Soft plastic collection may restart within year

The soft plastic recycling scheme, run by the Packaging Forum, has been operating since 2015 and...
Soft plastic recycling was stopped last month but is expected to return within the year. Photo: Christine O'Connor
Soft plastic waste recycling could be reinstated in the southern region within the next 12 months, if all goes to plan for The Packaging Forum's soft plastic recycling scheme.

The scheme has been operating in Countdown and Foodstuffs (New World, Pak'n Save and Four Square) stores since 2015, but the supermarket chains removed the special recycling bins after The Packaging Forum stopped collecting soft plastics last month.

Global recycling changes meant the company was collecting more than it could process in New Zealand.

Recycling scheme chairman Malcolm Everts said the service was suspended to give the company time to work with its processing partners to build capacity, as well as find new and innovative processing solutions.

He said the company planned to restart collections in April, initially in a reduced number of regions.

It was likely to resume in the North Island first, and it was possible the service could resume in Otago and Southland within the next 12 months.

The timing of a relaunch in the southern region would be dependent on increasing processing capacity and the company also wanted South Island processors.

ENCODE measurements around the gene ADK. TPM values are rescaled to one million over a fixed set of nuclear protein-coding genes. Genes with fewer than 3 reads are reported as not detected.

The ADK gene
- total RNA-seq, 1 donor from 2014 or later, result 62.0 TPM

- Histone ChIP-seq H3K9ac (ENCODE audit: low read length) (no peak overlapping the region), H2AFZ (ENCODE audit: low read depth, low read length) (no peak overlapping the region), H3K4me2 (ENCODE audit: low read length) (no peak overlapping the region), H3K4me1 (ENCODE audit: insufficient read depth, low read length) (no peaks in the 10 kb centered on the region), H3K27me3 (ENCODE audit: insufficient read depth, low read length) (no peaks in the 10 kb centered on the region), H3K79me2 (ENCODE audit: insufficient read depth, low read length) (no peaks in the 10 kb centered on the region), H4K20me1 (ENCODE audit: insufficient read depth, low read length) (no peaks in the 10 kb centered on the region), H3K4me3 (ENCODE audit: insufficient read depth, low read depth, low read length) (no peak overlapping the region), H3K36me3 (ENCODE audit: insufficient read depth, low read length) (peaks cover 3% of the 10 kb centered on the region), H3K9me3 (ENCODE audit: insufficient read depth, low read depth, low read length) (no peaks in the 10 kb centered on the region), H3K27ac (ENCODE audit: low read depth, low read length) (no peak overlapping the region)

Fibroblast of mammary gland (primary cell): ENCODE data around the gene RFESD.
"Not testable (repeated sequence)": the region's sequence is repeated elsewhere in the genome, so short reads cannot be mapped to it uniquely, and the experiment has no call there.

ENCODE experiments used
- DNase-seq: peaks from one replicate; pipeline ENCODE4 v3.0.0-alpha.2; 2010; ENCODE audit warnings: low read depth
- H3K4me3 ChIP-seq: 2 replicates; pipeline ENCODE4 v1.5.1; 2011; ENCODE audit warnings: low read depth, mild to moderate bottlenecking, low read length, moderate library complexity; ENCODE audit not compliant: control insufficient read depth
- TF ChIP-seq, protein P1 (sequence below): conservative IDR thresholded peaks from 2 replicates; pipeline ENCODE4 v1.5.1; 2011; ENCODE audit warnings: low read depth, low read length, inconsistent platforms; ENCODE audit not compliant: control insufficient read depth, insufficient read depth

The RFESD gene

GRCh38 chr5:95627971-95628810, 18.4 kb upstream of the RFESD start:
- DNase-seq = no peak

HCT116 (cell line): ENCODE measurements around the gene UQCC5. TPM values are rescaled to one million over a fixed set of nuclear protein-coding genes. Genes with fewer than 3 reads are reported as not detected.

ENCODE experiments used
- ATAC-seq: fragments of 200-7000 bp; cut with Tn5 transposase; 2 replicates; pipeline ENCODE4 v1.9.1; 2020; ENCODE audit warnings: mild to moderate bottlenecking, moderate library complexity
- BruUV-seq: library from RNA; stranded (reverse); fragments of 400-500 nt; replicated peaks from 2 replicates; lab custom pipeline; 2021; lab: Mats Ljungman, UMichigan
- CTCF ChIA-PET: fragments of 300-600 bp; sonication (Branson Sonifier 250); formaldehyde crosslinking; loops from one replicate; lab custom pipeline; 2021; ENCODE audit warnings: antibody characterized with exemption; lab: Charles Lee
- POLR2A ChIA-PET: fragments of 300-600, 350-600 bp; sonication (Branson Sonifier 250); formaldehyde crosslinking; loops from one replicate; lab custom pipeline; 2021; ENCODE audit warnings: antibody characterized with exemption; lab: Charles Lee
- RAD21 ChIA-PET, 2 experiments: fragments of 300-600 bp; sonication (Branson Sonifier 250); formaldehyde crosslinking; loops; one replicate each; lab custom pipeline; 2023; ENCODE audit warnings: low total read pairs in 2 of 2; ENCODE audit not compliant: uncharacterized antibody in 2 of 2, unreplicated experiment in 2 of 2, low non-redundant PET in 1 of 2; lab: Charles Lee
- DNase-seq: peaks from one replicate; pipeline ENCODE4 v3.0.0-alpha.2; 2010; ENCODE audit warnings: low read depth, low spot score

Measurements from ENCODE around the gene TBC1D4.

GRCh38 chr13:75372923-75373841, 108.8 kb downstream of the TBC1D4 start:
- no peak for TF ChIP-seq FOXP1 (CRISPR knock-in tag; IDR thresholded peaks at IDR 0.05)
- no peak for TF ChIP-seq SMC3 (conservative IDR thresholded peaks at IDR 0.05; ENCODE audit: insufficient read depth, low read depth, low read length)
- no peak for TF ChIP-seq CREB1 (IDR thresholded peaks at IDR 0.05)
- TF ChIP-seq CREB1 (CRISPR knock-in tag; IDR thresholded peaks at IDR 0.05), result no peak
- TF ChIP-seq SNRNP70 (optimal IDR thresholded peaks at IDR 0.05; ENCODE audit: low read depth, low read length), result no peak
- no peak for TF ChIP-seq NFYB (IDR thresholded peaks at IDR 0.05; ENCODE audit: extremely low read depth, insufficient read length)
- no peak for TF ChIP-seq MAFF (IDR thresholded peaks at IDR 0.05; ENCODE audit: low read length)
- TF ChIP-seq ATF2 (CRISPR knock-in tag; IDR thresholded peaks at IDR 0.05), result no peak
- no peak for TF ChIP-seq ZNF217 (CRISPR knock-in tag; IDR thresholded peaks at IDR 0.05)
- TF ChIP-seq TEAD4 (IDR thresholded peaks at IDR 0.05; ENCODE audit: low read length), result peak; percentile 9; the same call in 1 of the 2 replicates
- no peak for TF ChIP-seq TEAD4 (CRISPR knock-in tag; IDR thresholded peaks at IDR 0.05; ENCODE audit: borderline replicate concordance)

"If we could do that within a year, it would be great, but we have to match what we collect to what we have markets for.

"Phasing in the restart helps us to introduce new logistical arrangements, quality controls and assist balancing collection with our ability to process materials.

"We will reintroduce the scheme to match the available manufacturing capacity."

He said the volumes of soft plastics collected would be monitored, and once the company was confident volumes were stable and/or processing capacity increased, coverage would be increased.

When the scheme was suspended, only 20 tonnes out of the 60 tonnes collected monthly was being reprocessed through two small reprocessors.

The other 40 tonnes was either stockpiled or sent to landfill.

The service was embraced enthusiastically by customers, and the plastics put in the recycling bins were processed into new long-life products, including benches, bollards, decking, plastic posts and ducting for electric cables.

Before the service was offered, soft plastics went straight to landfill.

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